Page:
Starring: Joaquin Phoenix, Emma Stone, Parker Posey, Jamie Blackley
Written and Directed by: Woody Allen
Cert: 15A Running Time: 95 mins

Woody Allen is back in his second outing with current muse Emma Stone after last year’s muddled Magic In The Moonlight. This time around he has brought his ingénue into the present day and into another romantic entanglement with an older man. Gone is the frothiness and light comedic touch of Moonlight in favour of a darker more serious tone and the film is all the more interesting for it.

In yet another fine performance, Joaquin Phoenix plays Abe Lucas, a newly transferred philosophy professor whose deep depression with the banality of daily life is a source of fascination and attraction for two very different women, his student Jill (Stone) and his fellow faculty member Rita (Parker Posey). When a chance encounter leads Abe to find a purpose for his life, it takes him down a dark moral path and the question of murder.

The moral quandary at the heart of the film is in itself a fascinating idea to explore and elicits a star turn from Phoenix whose intense presence, last seen to great effect in Inherent Vice, brings the film home. Stone unfortunately doesn’t fare as well and her character, self-described as a “middle class drone” is underwritten and more than a little dull. Her boyfriend Roy (Jamie Blackley) is more insufferable still such is his patience with his girlfriend’s very obvious infatuation with Abe as she never stops talking about him. All of the best lines seem to have gone to Posey’s character and she is terrific as the heavy drinking needy soul looking for a romantic fling that will change her life.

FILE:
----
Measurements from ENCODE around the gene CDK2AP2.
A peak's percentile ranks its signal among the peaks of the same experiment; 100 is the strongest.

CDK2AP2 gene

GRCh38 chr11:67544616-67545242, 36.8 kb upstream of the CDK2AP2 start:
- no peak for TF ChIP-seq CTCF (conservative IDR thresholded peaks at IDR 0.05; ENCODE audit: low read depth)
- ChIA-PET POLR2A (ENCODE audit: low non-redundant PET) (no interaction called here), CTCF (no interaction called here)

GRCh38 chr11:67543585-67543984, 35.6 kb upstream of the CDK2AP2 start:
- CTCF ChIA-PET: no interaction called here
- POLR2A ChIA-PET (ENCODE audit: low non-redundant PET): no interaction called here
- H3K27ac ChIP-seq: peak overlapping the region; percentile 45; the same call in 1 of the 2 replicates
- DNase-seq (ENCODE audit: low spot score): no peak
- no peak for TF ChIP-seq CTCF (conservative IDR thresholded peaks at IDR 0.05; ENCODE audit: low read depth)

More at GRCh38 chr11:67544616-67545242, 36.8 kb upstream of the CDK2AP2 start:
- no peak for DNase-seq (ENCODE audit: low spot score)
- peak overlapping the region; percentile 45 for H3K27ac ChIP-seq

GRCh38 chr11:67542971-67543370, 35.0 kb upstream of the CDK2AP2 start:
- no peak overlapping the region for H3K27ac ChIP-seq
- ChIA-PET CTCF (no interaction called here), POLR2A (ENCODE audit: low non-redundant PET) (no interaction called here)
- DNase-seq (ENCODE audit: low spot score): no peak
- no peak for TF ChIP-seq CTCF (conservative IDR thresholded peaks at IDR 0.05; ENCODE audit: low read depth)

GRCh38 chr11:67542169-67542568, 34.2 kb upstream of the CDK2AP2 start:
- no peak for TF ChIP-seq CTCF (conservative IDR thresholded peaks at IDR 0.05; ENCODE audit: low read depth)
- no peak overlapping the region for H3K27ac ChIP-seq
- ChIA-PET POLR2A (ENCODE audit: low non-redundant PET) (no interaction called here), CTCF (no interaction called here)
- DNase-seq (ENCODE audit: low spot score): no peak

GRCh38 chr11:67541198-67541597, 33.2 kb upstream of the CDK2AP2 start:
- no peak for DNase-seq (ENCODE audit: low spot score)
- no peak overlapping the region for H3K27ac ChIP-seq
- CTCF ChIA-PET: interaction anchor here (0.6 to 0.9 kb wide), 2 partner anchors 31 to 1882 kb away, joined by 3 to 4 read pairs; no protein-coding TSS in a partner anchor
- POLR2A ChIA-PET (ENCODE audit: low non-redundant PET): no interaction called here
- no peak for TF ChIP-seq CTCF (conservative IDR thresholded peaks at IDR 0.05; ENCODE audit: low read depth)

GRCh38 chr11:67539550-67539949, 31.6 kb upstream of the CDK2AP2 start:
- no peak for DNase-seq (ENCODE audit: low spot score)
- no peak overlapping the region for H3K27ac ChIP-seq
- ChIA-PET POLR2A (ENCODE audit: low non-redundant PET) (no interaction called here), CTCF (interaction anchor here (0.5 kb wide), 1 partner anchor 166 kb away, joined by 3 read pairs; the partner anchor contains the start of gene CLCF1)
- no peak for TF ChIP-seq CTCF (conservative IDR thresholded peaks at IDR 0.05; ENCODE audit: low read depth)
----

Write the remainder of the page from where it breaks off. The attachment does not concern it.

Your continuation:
The film’s central storyline, weighted in deep existential questions is circled by the relationship between Stone and Phoenix and you have to wonder what another more visceral director would have made of the meaty life-and-death subject matter. Allen, in his preoccupation with Stone, rests the camera all too often on her face (and frequently bare legs) but doesn’t really convince us that Abe and Jill are a good match (Magic In The Moonlight had similar problems).

Irrational Man is a thought provoking movie with strong performances, taking turns down dark corners you don’t expect. As Jill says of Abe early on “you either love him or you hate him”, and similar to Woody Allen, I’m not entirely sure this one will convince you otherwise depending on your stance, but it’s an insightful diversion that perhaps plots the perfect murder, if sadly not quite the perfect film.


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